The primary outcome was the airway leak pressure. The secondary outcomes included the success rate at the first attempt, insertion time, ease and accuracy of supraglottic airway device insertion, ease of gastric tube placement, the presence of blood on the device, and incidence and severity of postoperative sore throat at 1 and 24 h after surgery.

A preliminary study was performed in 30 patients (15 per each group), and the airway leak pressure was 27.0 (6.4) cmH2O with the i-gel™ and 30.8 (6.6) cmH2O the LMA-Protector™. Based on the results of a preliminary study, a sample size calculation was performed assuming as a clinically significant difference in the airway leak pressure of 3.8 cmH2O between the two devices, and 50 patients per group were required at a significance level of 95% and with a power of 80%. Considering the possible dropouts, 55 patients per group were enrolled.

SPSS version 20 for Windows (IBM, Armonk, NY, USA) was used for the statistical analyses. Normality of the data was tested using the Shapiro-Wilk test. Data are expressed as mean (SD) or patient numbers (%). Student’s t-test or Mann-Whitney U test was used to compare the airway leak pressure, insertion time, and the severity of postoperative sore throat. The number of insertion attempts, ease of airway device, anatomic position of the device, ease of gastric tube placement, presence of blood on the device, and the occurrence of postoperative sore throat were compared using the chi-square test or Fisher’s exact test. A P-value < 0.05 was considered statistically significant.

Results

A total of 138 patients were recruited from May 2017 to January 2018. Twenty patients did not fulfil the inclusion criteria, and eight patients declined to participate. One hundred and ten patients were enrolled in the study, and included in the analysis (Fig. 2). Patient characteristics, type of surgery, postoperative analgesic medications, and duration of surgery and anesthesia are presented in Table 1.

Fig. 2
figure 2

Study flowchart

Table 1 Patient characteristics and surgery-related data

Data related to the device insertion are presented in Table 2. The airway leak pressure was significantly higher with the LMA-Protector™ than with the i-gel™ (31 [7] cmH2O vs. 27 [6] cmH2O, respectively; P = 0.016) Insertion time was significantly longer with the LMA-Protector™ than with the i-gel™ (27 [16] sec vs. 19 [16] sec, respectively, P < 0.001), but ease of insertion and the success rate on the first attempt were not different between the two groups. During the fiberoptic examination of the position of the devices, the vocal cords were totally and exclusively visualized more frequently through the i-gel™ than through the LMA-Protector™ (80% vs. 16%, respectively; P < 0.001). Gastric tube placement was more difficult through the LMA-Protector™ than through the i-gel™ (P < 0.001), and it failed in one patient through the i-gel™ and nine patients through the LMA-Protector™. Blood staining after removal of the devices was more often observed in the LMA-Protector™ group than in the i-gel™ group (24% vs. 7%, respectively; P = 0.033).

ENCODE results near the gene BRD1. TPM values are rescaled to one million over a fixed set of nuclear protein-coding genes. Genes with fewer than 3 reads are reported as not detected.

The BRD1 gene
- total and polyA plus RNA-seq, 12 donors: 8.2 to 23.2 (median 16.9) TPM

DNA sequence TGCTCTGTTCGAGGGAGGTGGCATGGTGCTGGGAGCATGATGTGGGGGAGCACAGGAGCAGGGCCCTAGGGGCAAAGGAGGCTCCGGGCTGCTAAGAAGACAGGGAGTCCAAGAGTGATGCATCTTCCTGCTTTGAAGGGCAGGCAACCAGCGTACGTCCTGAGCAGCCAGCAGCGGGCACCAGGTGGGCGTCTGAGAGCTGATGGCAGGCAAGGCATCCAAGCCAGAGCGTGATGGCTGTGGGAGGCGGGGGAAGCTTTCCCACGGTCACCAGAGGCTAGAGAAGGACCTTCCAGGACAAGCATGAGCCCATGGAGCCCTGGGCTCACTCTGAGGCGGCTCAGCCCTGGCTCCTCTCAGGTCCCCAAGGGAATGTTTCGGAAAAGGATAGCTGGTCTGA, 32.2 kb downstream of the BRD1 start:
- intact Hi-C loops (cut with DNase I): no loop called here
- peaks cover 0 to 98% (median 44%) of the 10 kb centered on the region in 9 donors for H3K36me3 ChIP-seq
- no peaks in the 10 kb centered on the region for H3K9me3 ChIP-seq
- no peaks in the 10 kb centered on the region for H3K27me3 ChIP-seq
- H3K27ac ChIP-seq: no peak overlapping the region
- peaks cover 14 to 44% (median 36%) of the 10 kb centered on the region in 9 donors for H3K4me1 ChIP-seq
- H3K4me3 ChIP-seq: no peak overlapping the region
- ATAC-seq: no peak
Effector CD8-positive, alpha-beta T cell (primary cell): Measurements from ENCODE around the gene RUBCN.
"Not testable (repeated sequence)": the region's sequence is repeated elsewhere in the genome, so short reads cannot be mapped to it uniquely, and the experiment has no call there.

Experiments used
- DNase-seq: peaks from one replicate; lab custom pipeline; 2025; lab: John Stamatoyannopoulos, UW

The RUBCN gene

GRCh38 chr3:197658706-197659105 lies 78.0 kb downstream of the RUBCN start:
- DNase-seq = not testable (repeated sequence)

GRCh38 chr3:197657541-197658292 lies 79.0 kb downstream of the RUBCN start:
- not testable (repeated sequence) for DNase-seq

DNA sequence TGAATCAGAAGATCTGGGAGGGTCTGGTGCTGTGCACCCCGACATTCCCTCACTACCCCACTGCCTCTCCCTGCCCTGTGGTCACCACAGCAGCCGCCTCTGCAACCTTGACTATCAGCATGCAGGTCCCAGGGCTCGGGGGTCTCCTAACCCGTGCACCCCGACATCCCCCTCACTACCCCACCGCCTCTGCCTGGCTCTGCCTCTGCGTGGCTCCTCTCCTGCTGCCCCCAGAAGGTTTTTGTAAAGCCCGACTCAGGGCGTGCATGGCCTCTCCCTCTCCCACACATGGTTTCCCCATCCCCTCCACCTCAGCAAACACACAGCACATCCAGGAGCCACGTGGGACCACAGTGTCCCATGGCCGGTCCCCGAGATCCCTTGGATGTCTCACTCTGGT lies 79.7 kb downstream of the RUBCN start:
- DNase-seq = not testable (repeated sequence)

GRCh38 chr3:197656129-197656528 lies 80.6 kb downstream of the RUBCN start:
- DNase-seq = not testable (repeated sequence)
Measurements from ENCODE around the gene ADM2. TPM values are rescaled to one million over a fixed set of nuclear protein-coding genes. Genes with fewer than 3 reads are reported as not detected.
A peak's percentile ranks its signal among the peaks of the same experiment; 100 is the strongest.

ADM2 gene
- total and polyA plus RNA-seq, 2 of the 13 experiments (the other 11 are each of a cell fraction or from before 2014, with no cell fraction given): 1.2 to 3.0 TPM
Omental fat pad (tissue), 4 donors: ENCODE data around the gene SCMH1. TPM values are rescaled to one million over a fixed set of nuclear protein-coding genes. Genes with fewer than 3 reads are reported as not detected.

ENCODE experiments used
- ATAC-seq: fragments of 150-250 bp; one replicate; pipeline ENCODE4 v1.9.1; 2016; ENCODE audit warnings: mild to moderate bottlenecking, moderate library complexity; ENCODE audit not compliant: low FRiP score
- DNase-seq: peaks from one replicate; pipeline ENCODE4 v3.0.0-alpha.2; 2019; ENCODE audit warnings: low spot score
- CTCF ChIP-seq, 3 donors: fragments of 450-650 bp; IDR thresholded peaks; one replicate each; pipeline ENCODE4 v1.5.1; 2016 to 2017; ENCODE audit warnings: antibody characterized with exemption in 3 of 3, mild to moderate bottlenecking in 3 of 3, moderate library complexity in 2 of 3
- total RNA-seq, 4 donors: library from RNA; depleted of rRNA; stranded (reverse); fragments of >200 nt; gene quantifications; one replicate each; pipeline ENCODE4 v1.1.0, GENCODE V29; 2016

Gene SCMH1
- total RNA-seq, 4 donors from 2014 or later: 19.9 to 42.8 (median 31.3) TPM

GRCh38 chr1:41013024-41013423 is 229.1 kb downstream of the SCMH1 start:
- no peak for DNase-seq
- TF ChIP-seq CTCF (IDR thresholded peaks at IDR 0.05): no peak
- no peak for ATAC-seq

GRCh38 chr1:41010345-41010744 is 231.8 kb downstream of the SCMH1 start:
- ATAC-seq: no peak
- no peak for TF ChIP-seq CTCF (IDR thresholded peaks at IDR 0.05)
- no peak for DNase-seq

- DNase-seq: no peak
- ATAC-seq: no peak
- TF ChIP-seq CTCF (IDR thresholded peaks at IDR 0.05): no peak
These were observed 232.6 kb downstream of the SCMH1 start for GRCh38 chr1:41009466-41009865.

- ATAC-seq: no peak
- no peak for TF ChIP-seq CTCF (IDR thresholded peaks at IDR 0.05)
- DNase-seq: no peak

Table 2 Factors related to the device insertion

The incidence and severity of postoperative sore throat at 1 and 24 h were not different between the two groups (Table 3).

Table 3 Incidence and severity of postoperative sore throat

Discussion

This study showed that the LMA-Protector™ provides a better airway sealing effect than the i-gel™, however, the LMA-Protector™ required a longer insertion time, provided a worse fiberoptic view of the vocal cords, and caused more mucosal injury.

In the present study, the mean airway leak pressure was higher with the LMA-Protector™ (31 cmH2O) than with the i-gel™ (27 cmH2O), consistent with the results of the previous studies showing values of 23–29 cmH2O for the i-gel™ [5, 9, 10, 12]. The oropharyngeal airway seal, quantified by the airway leak pressure, is essential for the prevention of aspiration and ventilator efficiency. Higher airway leak pressure results from the closer contact between the cuff and the adjacent soft tissues. The LMA-Protector™ cuff, made of medical-grade silicone, may provide a more individualized fit in the pharynx and hypopharynx. According to a preliminary evaluation, the median pharyngeal seal pressure of the LMA-Protector™ was 34 cmH2O [8]. In another preliminary assessment in non-paralyzed female patients with the LMA-Protector™ size three [7], median oropharyngeal leak pressure was 25.2 cmH2O. In the present study, we used the different sized devices (size three, four or five) according to the manufacturer’s recommendation based on the patient’s weight in paralyzed males and females. Several factors such as the use of neuromuscular blockade and the size of the device, may have affected the airway leak pressure.